The book is divided into four main sections: the first introduces general GIS concepts, the second explains basic GIS operations in Python, the third shows how to use databases with geographic data and the fourth combines all of the previous information into two GIS web-apps. It is always difficult to work out what level to pitch this sort of book at – as a number of potential readers will already have experience with GIS (and are using the book to learn about doing GIS analysis in Python, like me), but some will be complete beginners who want to introduce map-based analysis into their applications. The first few chapters of this book are pitched nicely at a mid-point between these two reader groups: the author explains things clearly and precisely without seeming patronising. Although I already knew much of the basics, I found the section on projections and co-ordinate systems very useful as I had never properly understood these (I’d always seen the different options in software I was using for Projected Co-ordinate Systems and Geographic Co-ordinate Systems, but I never knew the difference until I read this book!).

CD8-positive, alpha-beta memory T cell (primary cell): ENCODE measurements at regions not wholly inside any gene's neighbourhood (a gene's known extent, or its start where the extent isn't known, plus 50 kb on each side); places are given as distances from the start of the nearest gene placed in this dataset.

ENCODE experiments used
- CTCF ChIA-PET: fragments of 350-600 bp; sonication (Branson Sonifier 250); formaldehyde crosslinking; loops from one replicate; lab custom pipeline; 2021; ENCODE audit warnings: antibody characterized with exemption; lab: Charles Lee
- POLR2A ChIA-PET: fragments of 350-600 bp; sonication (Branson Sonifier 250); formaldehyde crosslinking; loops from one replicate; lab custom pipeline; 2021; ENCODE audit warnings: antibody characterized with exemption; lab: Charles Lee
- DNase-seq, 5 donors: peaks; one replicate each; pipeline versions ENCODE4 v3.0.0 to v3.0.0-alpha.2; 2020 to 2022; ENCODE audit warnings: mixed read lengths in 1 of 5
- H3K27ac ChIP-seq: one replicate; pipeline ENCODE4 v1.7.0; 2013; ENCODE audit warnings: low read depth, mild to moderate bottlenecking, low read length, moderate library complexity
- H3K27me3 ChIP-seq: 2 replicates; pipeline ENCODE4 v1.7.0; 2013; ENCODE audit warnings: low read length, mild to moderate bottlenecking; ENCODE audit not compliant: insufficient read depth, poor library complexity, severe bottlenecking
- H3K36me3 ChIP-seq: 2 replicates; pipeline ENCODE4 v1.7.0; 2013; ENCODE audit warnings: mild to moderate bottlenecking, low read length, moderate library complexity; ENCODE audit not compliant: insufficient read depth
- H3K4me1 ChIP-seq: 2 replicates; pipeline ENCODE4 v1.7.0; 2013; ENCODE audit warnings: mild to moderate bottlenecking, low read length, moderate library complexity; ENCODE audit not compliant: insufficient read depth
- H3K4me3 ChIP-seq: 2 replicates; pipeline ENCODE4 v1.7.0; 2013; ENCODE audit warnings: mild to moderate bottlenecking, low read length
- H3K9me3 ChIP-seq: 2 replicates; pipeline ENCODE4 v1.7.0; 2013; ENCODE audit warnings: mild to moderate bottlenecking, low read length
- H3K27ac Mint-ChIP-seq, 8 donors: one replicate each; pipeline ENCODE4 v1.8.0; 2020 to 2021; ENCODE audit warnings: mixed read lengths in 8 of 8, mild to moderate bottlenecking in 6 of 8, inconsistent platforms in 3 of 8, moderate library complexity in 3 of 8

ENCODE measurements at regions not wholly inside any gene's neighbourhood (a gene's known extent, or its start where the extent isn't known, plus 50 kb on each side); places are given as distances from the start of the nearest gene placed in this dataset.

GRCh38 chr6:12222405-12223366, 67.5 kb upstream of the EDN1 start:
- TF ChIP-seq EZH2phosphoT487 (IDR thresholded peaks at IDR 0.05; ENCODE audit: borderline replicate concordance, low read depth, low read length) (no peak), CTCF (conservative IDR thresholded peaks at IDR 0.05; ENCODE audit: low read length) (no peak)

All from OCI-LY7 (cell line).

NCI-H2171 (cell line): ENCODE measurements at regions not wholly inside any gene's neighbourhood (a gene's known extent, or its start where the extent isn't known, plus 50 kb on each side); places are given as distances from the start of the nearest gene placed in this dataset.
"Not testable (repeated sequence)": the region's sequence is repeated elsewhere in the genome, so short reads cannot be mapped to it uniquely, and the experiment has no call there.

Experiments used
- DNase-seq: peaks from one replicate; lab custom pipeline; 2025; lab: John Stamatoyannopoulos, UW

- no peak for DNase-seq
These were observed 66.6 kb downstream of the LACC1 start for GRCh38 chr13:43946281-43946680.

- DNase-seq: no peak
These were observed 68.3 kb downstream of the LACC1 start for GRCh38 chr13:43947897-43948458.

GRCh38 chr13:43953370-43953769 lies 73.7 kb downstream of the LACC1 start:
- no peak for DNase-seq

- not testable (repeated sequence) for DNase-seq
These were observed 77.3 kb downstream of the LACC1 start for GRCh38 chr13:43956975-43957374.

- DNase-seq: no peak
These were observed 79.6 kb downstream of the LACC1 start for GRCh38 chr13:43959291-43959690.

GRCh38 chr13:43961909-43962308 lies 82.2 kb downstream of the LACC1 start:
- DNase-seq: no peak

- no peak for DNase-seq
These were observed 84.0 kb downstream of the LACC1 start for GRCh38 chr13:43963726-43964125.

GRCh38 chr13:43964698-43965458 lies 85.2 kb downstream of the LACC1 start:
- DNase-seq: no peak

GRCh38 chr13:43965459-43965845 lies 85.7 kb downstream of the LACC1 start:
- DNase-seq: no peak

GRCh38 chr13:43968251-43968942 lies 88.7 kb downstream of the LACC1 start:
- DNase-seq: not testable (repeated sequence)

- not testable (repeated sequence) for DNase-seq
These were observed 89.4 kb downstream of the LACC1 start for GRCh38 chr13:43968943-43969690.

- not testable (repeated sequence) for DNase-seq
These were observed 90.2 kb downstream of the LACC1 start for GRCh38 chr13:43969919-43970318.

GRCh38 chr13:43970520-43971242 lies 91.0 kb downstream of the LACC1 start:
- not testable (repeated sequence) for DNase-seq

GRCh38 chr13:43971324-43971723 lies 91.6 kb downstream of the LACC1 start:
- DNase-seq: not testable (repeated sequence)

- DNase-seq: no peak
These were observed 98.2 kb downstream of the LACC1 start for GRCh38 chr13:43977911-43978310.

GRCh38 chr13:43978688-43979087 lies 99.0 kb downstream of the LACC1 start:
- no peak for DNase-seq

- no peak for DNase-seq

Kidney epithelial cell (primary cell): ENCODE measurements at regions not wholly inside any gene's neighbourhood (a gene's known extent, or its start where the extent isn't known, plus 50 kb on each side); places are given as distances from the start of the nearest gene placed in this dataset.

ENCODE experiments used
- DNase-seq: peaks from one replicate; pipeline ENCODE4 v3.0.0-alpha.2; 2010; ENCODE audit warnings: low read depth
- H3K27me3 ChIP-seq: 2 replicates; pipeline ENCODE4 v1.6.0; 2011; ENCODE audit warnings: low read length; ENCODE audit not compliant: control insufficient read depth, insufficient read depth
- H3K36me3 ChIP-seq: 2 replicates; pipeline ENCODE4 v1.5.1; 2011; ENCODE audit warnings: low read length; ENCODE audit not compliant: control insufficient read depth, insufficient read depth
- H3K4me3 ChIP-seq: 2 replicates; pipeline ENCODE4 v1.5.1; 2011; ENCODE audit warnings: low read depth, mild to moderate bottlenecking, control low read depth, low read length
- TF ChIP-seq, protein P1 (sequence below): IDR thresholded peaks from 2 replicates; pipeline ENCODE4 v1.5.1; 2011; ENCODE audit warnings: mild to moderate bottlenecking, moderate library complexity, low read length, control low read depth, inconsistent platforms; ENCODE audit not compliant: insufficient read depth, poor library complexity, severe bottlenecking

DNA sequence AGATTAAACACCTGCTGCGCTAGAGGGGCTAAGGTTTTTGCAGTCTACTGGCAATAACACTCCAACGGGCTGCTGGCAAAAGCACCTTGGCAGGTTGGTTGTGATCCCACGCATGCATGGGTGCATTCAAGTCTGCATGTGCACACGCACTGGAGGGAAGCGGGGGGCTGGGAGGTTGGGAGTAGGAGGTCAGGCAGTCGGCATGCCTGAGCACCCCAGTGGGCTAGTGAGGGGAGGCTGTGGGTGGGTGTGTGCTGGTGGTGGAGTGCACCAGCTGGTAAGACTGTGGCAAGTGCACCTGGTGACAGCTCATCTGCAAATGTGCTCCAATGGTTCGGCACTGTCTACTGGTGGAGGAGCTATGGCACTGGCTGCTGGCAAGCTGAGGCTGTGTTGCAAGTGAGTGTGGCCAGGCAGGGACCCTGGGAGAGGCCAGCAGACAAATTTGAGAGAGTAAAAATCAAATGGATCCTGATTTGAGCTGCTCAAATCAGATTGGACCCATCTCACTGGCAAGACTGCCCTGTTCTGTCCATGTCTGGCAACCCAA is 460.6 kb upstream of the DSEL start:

The next section explains how to use a number of Python GIS libraries such as GDAL/OGR, PyProj, and Shapely. The author starts with a general description of the capabilities of each library, and continues with a ‘cookbook-style’ approach showing how to do various tasks with these libraries. For example, instructions are given for how to convert projections and calculate Great Circle Distances with PyProj, how to extract shape geometries and attributes from shapefiles using OGR and how to do basic GIS analysis with Shapely. Details are given on joining these libraries together to exchange data between them using the very useful Well-Known Text (WKT) format – a format that I hadn’t come across, but which appears to be very useful. This section finishes by putting together a number of these libraries to do some real-world tasks such as identifying parks near urban areas.
The third section focuses on geodatabases – an area I know very little about. This section gives a good overview of the concept of a geodatabase, and then specific details about three geodatabases: PostGIS, MySQL and SpatiaLite. I was pleased to see that three contrasting databases were chosen, and a good listing of advantages and disadvantages of each was given. After introducing the workings of these databases, code examples for linking them to Python are given, starting from basic queries and going right up to complex spatial analysis performed within the database. A geospatial application (called DISTAL) is then implemented, showing how to combine geodatabase access with the GIS analyses explained in the previous section. This is implemented as a web-application, but previous experience with web programming is not needed as it is implemented using simple Python CGI scripts, and there are sidebars explaining terms that the reader may not have come across before.